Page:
Mobile app localisation: how to avoid common mistakes in right-to-left languages

Localisation of mobile applications may be full of challenges. Especially if you decide to localise your product into right-to-left languages such as Arabic or Hebrew. From character display, to mirrored user interface and script bidirectionality – the list of things that might go wrong is endless. There are, however, a few strategies you can adopt to make sure your application meets the needs of Arabic and Hebrew users. Below you can find three questions that will help you ensure better quality of your localised product.

1. Are you sure you want to go for crowdsourcing?

Yes. It sounds great, attractive and low-cost. And in many cases the outcome is poor. If you really want to deliver a high quality product to your users, I recommend working with translators who specialise in mobile app localisation. Sure, it may cost more. But do you really want to end up with literal translations that sound awkward and unnatural? Think about it twice. Don’t make the same mistakes as many other leading app publishers made before.


WhatsApp in Arabic

A screenshot of WhatsApp in the Arabic version with poorly rendered translation.

2. Did you double check if the user interface is mirrored?

There’s nothing more annoying than a half-localised application. Leaving the user interface as it was in the original version is a common mistake in localisation into right-to-left languages. In your localised application not only the script should be aligned to the right side. You’ll also need to change the starting point of the user interface elements. Quite often the first few screens look good, but the avalanche of mistakes happen once users start to explore next levels of the application menu. Suddenly the text is no longer on the right side, the back button appears on the left instead of the right, and the menu is totally misaligned. The position of controls does matter to your users and you probably don’t want to confuse them by mixing the original user interface with the mirrored user interface.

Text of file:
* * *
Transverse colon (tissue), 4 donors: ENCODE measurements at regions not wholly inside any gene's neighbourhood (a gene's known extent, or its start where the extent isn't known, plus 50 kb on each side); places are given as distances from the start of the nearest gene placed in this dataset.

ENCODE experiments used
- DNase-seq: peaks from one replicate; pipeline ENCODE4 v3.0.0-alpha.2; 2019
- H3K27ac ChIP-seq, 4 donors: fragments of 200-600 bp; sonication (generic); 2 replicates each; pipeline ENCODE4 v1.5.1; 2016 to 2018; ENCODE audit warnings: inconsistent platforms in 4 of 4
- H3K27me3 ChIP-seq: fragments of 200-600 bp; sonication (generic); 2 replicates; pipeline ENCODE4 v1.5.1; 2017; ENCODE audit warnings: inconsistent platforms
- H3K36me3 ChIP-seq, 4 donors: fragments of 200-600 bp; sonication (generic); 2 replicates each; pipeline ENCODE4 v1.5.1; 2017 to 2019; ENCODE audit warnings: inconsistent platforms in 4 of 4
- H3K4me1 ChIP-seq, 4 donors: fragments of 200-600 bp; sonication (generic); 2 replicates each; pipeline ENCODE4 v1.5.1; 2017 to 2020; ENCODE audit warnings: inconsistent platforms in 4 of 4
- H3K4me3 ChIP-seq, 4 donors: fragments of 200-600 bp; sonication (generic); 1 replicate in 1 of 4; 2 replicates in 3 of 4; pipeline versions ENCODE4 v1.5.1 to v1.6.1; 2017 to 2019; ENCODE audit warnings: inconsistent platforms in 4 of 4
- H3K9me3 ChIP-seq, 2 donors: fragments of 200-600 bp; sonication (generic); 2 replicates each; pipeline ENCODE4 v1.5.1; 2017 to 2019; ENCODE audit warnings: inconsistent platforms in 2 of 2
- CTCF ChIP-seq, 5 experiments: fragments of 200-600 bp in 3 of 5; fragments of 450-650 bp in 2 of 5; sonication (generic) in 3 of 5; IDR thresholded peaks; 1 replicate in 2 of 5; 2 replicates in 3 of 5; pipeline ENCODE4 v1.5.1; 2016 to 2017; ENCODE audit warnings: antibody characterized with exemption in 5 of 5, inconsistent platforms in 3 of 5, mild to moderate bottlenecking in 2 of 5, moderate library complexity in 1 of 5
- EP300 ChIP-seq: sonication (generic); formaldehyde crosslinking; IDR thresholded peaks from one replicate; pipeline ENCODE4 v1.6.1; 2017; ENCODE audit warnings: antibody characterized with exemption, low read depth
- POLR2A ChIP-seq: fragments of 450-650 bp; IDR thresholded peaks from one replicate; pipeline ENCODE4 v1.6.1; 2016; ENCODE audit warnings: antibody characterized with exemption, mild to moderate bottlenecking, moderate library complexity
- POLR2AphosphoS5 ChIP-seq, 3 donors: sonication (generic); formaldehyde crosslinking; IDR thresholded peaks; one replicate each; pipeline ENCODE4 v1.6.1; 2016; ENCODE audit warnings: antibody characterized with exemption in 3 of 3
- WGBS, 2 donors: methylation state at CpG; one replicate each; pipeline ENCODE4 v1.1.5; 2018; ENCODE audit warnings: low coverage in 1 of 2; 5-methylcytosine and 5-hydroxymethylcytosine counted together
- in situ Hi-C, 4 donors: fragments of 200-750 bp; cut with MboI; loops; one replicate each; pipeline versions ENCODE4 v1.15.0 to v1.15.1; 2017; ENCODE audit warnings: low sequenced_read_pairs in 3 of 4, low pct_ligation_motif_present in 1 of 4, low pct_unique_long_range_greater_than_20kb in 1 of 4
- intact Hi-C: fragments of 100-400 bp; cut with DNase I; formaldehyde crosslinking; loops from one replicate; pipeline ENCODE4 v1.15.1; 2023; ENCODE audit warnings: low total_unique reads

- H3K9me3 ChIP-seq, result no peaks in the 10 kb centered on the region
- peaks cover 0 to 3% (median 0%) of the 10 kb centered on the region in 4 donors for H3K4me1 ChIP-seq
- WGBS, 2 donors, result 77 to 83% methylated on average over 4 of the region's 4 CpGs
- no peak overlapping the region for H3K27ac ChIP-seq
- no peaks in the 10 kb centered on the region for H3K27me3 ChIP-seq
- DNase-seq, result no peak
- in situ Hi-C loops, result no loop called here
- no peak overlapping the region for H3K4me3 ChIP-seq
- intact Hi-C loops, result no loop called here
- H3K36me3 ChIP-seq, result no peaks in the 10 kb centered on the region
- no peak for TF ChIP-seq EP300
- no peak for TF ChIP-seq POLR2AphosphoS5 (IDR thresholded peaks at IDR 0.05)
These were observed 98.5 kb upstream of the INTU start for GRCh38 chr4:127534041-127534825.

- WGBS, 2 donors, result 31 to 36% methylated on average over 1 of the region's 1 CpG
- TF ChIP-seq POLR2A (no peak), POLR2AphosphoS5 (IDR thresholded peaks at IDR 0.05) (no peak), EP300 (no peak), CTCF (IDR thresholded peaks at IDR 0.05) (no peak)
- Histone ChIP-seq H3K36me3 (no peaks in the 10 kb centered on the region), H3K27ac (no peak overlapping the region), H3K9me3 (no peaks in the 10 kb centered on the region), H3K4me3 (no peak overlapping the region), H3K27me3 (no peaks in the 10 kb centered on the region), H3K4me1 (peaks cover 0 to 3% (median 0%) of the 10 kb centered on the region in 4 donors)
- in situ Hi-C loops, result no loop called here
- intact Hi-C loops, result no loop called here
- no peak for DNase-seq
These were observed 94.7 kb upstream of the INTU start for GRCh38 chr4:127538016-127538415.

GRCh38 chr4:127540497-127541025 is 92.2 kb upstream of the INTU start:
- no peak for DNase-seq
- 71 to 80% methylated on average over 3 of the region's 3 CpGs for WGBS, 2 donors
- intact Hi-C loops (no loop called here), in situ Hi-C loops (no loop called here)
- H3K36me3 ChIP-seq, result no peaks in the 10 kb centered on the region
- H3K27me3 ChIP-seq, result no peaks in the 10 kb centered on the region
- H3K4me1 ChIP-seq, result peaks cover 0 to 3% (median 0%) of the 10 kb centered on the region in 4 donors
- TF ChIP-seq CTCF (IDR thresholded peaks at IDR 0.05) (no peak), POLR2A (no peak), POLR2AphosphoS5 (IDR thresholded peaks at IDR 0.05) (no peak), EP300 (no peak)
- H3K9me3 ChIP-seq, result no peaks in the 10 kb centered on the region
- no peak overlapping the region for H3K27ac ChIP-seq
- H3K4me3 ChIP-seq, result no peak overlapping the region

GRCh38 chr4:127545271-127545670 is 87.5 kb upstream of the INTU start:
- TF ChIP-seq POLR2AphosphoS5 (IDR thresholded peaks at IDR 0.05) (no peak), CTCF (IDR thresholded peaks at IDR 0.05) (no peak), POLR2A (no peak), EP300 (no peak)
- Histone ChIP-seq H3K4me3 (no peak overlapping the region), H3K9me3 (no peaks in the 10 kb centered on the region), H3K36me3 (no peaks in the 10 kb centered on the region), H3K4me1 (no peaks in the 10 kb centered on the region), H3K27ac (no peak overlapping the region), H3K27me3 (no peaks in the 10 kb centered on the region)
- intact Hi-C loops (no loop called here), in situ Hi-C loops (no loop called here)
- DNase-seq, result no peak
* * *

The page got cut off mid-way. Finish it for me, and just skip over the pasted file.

imo in Arabic

imo in Arabic: the user interface isn’t mirrored at all

3. Are you sure your users speak English?

To be on the safe side don’t assume anything. Your users might or might not understand English, so if you decide to localise, do it fully. Strings left out in English or any other original language won’t make your app look professional. The chances are that your users won’t understand your message and won’t really know how to use your application. That’s why you’ll need to check for untranslated strings in your localised application and solve any issues before you publish your product.


Messenger in Arabic

Messenger in Arabic with English strings


All these mishaps are easy to detect if you run an extensive test of your localised applications. Working with qualified translators, localisers and proofreaders will also help you assure better user experience of your mobile applications.


Did you come across any other mistakes when using applications localised for the right-to-left languages? Share it below!

P.S. Please remember to vote for Beyond the Words in the Top Languge Lovers 2015 competition here.


Dorota helps digital brands infuse their content with a local touch. She is a localization consultant, translator specialized in IT, prompt engineer, and a book author. Dorota teaches online courses on localization, writes for her blog and a Medium publication. She also runs a Small Biz AI, a Substack newsletter for freelancers and small business owners ready to discover handy AI tools.

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